The median overall survival (OS) of patients with classic Hodgkin lymphoma (cHL) whose disease had progressed after an autologous hematopoietic cell transplant (AHCT) and who were treated since brentuximab vedotin (BV) and anti-PD-1 immune checkpoint inhibitors have been available for patients was 9.5 years. The results of the retrospective study were published in Blood Advances. This longer OS is an improvement since these agents were approved by the U.S. Food and Drug Administration to treat patients with newly diagnosed cHL. Before 2010, the median OS of patients whose disease relapsed post-AHCT was two to three years.
“Patients who were treated with checkpoint inhibitors first had significantly better OS compared to patients who were treated with chemotherapy or radiation first. Patients who were treated with BV first had similar OS to patients who received chemotherapy or radiation first,” said study author Sanjal H. Desai MD, assistant professor of medicine at the University of Minnesota in Minneapolis.
An AHCT is standard for patients with relapsed or refractory cHL, and 40% to 50% progress after receiving one. According to Dr. Desai, patients who progress after an AHCT were conventionally treated with chemotherapeutic agents and radiation, and some received an allogeneic hematopoietic cell transplant (alloHCT). In the last 10 years, BV and anti-PD-1 immune checkpoint inhibitors nivolumab and pembrolizumab have shown encouraging response and progression-free survival in clinical trials of patients who progress after AHCT.
Checkpoint inhibitors and BV are used after post-AHCT relapses, but larger studies to understand outcomes with these agents have been missing.
Dr. Desai and her colleagues conducted a large observational cohort study to assess the effect of these newer therapies on patient outcomes, as well as to assess prognostic factors and the impact of therapy sequencing on those patients whose cHL progressed after transplant.
The team analyzed 367 patients with cHL in the U.S. and the Czech Republic who relapsed after AHCT. The median age of patients was 34 years (range = 27-46), and 52% were male. The median time to progression after transplant was six months, and 336 patients had at least one pre-AHCT modified ATHERA risk factor.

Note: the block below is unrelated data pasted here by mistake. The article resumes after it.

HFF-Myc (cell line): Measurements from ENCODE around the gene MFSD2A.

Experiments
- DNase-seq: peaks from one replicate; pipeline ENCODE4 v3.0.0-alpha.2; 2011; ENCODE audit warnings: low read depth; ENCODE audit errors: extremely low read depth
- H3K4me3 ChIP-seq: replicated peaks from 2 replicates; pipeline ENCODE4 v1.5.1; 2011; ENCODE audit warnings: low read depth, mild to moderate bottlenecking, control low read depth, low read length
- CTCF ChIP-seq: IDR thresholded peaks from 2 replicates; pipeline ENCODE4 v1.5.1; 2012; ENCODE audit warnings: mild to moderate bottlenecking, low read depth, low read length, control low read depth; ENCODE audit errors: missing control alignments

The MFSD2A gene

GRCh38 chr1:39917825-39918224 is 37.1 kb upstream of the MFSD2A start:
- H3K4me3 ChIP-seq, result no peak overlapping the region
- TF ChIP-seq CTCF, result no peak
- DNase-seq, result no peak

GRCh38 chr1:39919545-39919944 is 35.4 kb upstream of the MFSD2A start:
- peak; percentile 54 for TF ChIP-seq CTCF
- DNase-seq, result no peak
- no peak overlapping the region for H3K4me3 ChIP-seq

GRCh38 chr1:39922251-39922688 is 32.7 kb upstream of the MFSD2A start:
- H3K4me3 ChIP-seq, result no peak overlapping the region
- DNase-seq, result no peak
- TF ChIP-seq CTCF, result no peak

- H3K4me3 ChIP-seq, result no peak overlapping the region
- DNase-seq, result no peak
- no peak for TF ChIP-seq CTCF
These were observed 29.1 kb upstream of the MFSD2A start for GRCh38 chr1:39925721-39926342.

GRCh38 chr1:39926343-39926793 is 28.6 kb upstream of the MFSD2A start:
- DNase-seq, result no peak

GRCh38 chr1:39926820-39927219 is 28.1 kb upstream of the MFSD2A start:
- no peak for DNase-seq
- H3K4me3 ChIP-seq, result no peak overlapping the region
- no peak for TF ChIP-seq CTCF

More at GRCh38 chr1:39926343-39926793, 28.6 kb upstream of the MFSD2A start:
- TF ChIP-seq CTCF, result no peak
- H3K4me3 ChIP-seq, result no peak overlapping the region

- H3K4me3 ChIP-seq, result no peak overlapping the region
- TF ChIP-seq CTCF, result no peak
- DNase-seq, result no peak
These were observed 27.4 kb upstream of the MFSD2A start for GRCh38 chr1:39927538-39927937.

The median patient follow-up was 48.1 months, and the 10-year post-progression overall survival (PPS) was 46.2% (95% CI 35.3-60.3). There was no significant difference between the PPS of the U.S. and the Czech Republic.
Receipt of an AHCT was not associated with better OS. Patients who were older than 40 years, patients who relapsed within six months of AHCT, and patients who received an AHCT in partial response had worse OS in the novel agent era, with a median OS of about 60 months.
About 73% of patients received the newer agents after progression post-AHCT. “Patients who received nivolumab or pembrolizumab first following an AHCT had better OS, which underscores the importance of employing checkpoint inhibitors, specifically nivolumab and pembrolizumab, earlier in the course of treatment for patients who progress after an AHCT,” noted Dr. Desai. “It was also surprising to see that alloHCT was not associated with definitive OS benefit. This underscores the fact that alloHCT might not be a preferred strategy for all patients who progress after AHCT, and careful patient selection is important.”
According to Dr. Desai, further studies are needed to better characterize patient populations that can benefit from alloHCT. Additionally, because patients with cHL who progress after AHCT have encouraging OS since the availability of newer agents, studies to evaluate outcomes of patients who are refractory to or relapse subsequent to treatment with these newer agents are needed to design optimal clinical trials for this subpopulation of patients.
Any conflicts of interest declared by the authors can be found in the original article.
Desai SH, Spinner MA, Evens AM, et al. Overall survival of cHL patients who progress after autologous stem cell transplant: results in novel agent era [published online ahead of print, 2023 Sep 20]. Blood Advances. doi: bloodadvances.2023011205.